The heat of summer is in full swing, and many of the shallow marsh ponds are choked with submerged aquatic vegetation. The grass is so thick that it prevents powerboats from accessing these areas, and this is great news for kayak fishermen.

Lurking beneath that grass are hungry redfish, and the best way to get to them is with a paddle craft.

Some of the best areas will, at first glance, seem impenetrable. Outboards will overheat, trolling motors will get wrapped in grass and bog down.

However, a kayak can be paddled or poled through the grass to where the reds are hiding.

One of the first things you will notice is how clear the water is. The vegetation filters the dirt, and most spots will be as clear as an aquarium. Baitfish and crabs teem in the grass, and the reds are there to gorge on them.

The stealthiness of a kayak allows you to get into the grass and up close to the reds.

The key is to keep the kayak light and snag free. If you have a pedal kayak, leave the pedals at home or pull the drive out to get through the grass. If you have a rudder, leave it up.

With a stiff paddle or push pole, you are able to easily glide over the grass.

You’ll only need a handful of lures, so limit your gear, and you can easily move around in the thickest of grass-filled ponds.

Though some areas look like solid patches of grass, there are usually small pockets of open water and deeper channels that course through the jungles. Oftentimes, there are small guts that run near the shoreline. The reds use these channels to maneuver through the area and ambush anything that strays into the open water.

Don’t shy away from fishing those areas that look more like a farm field than a fishing pond.

You won’t be using any lures with treble hooks here. Limit your lure selection to light-weight baits that work on and through the grass without getting hung up. Soft-plastic jerk baits with concealed hook slots, weedless frogs and small, weedless spoons all get the job done in the thick grass.

Paddling through the grass will often spook fish before you see them. It’s best to work your way into a spot as quietly as you can. Put the ’yak onto the thick grass and you likely won’t need to anchor. If you do, use a stake-out pole to hold your spot.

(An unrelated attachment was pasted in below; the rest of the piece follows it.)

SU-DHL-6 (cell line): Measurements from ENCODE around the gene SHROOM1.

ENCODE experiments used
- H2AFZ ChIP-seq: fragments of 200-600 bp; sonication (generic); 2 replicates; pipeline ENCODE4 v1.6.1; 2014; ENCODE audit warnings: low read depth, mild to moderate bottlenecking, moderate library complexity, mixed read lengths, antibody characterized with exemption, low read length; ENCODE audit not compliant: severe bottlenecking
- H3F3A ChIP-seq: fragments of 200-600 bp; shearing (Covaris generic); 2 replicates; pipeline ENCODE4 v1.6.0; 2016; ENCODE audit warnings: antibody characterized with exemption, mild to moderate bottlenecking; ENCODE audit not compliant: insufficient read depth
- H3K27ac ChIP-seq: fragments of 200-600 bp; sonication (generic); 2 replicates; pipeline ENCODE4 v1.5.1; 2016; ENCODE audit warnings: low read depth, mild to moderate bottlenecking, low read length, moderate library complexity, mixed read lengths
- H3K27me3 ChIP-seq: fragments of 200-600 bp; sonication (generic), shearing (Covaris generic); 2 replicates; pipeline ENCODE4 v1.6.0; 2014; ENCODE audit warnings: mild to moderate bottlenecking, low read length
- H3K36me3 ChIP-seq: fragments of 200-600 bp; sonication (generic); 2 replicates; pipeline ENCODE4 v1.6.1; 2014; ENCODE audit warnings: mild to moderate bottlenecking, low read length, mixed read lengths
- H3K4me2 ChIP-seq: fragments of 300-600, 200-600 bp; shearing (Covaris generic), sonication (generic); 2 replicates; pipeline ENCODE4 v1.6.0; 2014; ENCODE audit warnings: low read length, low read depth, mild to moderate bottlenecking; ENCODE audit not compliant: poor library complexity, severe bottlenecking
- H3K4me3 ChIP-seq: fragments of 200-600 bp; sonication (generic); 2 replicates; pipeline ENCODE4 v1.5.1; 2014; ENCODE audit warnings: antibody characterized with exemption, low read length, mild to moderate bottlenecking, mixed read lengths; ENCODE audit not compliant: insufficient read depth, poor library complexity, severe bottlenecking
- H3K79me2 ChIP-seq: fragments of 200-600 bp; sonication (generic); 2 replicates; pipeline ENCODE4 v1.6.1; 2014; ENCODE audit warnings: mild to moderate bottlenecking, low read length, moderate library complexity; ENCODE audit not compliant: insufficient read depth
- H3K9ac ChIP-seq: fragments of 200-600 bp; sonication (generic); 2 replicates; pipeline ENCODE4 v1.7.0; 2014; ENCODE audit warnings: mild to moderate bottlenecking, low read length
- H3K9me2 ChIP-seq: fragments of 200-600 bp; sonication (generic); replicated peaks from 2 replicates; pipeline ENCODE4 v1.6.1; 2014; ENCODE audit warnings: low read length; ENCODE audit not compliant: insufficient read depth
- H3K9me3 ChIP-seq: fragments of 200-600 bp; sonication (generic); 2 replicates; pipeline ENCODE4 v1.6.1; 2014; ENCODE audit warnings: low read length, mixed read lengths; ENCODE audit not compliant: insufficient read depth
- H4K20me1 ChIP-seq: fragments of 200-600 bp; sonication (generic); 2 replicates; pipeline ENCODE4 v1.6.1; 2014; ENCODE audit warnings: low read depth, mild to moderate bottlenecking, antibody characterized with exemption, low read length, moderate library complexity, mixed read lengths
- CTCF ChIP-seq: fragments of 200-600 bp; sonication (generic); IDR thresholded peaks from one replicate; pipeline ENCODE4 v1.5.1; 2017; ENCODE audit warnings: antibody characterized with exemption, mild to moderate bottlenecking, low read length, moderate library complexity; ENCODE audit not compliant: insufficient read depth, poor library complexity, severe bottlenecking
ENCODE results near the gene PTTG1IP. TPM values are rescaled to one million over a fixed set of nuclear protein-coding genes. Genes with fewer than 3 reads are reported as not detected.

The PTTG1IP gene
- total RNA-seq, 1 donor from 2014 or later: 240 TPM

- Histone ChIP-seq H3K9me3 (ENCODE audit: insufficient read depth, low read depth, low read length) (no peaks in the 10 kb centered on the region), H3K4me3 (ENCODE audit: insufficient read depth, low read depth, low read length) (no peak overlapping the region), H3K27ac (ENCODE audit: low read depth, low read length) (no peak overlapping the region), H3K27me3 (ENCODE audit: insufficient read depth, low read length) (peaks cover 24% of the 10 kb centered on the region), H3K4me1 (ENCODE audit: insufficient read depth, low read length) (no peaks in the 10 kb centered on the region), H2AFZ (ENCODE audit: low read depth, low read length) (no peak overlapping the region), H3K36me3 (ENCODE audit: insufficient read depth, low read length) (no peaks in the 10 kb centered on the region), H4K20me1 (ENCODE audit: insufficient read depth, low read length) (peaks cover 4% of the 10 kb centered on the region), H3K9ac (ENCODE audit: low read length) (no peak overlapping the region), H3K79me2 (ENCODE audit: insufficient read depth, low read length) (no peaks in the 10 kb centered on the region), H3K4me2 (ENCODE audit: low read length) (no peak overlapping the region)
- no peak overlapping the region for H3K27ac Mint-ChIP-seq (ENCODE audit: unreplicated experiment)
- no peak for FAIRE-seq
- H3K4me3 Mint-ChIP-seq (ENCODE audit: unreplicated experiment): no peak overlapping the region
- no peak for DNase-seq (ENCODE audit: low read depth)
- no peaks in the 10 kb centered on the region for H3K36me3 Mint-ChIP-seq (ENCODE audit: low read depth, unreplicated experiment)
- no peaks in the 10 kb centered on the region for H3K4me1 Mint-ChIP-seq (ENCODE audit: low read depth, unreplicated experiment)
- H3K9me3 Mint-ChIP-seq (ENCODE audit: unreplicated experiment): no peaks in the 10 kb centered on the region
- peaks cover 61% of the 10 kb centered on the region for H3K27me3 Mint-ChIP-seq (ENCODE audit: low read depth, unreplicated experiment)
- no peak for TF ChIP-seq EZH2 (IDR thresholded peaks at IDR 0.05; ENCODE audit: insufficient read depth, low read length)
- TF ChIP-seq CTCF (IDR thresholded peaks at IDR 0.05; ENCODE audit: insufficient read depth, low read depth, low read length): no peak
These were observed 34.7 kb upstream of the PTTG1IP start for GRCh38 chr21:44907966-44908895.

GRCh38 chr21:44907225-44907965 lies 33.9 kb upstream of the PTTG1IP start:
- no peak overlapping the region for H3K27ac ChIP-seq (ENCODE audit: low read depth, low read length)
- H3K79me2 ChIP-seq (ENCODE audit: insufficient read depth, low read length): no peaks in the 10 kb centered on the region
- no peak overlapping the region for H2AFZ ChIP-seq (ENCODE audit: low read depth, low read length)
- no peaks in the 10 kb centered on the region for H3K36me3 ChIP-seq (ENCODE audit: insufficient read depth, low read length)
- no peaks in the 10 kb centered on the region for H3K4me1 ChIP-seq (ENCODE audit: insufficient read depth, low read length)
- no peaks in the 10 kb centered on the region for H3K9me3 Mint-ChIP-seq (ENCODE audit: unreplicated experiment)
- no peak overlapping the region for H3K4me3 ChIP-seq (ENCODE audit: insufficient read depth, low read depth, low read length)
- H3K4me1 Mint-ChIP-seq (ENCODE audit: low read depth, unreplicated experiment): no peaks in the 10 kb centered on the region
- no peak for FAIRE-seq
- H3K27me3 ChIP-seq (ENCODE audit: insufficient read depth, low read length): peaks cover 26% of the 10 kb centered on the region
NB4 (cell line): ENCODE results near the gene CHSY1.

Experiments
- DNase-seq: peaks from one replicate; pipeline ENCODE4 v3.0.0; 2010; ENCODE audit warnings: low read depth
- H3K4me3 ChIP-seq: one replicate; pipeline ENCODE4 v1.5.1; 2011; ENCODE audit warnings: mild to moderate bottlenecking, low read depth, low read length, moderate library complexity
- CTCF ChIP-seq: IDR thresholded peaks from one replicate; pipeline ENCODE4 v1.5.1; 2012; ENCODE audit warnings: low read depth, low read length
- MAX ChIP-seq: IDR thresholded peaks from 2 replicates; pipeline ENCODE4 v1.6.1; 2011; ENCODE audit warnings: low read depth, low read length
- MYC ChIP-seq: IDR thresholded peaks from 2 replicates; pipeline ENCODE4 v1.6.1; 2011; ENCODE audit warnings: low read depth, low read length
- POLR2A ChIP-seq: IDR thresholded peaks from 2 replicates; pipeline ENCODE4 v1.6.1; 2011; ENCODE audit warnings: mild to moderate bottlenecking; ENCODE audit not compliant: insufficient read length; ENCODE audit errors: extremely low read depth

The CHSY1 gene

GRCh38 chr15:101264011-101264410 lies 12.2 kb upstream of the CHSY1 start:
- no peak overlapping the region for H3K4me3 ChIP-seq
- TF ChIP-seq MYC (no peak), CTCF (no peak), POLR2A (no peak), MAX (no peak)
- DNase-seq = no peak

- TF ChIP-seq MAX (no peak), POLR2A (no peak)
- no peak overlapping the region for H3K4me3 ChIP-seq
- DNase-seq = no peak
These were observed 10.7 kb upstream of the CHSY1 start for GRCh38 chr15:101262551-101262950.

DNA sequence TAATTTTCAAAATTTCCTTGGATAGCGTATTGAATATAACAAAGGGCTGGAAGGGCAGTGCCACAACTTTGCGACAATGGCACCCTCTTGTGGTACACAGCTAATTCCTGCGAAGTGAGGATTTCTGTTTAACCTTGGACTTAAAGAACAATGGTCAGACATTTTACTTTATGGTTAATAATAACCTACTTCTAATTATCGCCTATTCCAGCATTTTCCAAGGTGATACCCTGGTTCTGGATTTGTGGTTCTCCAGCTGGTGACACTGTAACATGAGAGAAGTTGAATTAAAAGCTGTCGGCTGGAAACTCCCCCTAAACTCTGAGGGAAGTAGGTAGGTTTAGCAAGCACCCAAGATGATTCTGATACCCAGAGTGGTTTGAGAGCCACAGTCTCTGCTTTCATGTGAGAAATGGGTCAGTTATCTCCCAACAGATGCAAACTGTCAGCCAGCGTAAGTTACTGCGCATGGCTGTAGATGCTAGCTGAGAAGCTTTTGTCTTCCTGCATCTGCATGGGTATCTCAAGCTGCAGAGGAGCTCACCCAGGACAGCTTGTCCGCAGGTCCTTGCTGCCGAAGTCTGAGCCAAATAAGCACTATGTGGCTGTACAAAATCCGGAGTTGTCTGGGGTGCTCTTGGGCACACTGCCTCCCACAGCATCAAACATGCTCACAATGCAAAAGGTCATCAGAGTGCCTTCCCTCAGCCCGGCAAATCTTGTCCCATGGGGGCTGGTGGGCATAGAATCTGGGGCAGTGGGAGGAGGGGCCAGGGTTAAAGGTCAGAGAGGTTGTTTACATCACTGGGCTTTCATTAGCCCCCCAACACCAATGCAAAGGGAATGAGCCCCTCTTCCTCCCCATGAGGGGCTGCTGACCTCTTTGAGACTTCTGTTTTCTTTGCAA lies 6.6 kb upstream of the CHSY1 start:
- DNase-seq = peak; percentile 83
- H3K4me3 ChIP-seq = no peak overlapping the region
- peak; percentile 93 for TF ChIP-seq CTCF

Thoroughly fish the area 360 degrees before moving on. While blind casting can be effective, patiently waiting and scanning the grass for movement will help pinpoint specific fish locations. It’s difficult for the fish to move through the grass without giving up their presence.

Look for bait jumping, grass moving, wakes or other telltale signs of fish. However, not all movement will be redfish. You will also encounter lots of mullet and garfish.

Reds typically push a straight V-shaped wake, while mullet have an erratic wake that frequently changes directions. Most gars will be lingering just below the surface and not moving much.

Quality polarized glasses allow you to spot reds more easily in the clear water. Keep in mind that they will be able to see you more easily, too. Wear light-colored clothing and move slowly, especially if standing.

Sunny days with little wind are best for sight-fishing.

If you spot a red, try to determine which way it’s facing or moving. Make your cast well beyond the fish, and slowly work the lure at an angle toward but not directly to the fish. The red will sense the lure as it gets close, and if it’s hungry it will attack.

Hooking reds in thick grass is more difficult than in open water. Additionally, hooks embedded in the bait or protected with a weed guard take a little more force to get the hook into the fish’s mouth. Set the hook hard, and set it once or twice more just to make sure. Using braided line eliminates line stretch on hookset and also helps reel in a fish that may have a few extra pounds of grass wrapped on its head.

Reds will also explode through the grass to hit baits slowly worked on the surface. They just can’t seem to resist a weedless frog slowly hopped across the grass. The red may get a mouthful of grass along with your bait, so you will miss some fish, but the excitement is worth it. Work the frog or jerk bait across the thick grass and allow it to drop into any small open water pockets.

If you have a good sense of balance and a stable kayak, standing and sight-fishing can be rewarding. The trick is to spot the reds from as far away as you can. This allows you time to switch from paddle/push pole to rod without spooking the fish. A belt clip avoids having to stoop and set the paddle or pole down, allowing you to keep your eye on the fish.

If you spook a fish, chances are it won’t go far. Stay put for a while and watch the area where it was last seen. It will likely show up again and you’ll get a second chance.

Fly rods are great weapons to pursue reds in the grass. Light-weight flies allow you to quietly land a lure without spooking fish. Use a fly with a monofilament weed guard to keep it from getting fouled with grass.

Seeking out grass-filled ponds gives kayak anglers access to fish that are virtually untouched during the summer months. You won’t have to contend with powerboats and a limit of redfish is almost guaranteed.

This is one time when being "in the weeds" is a good thing.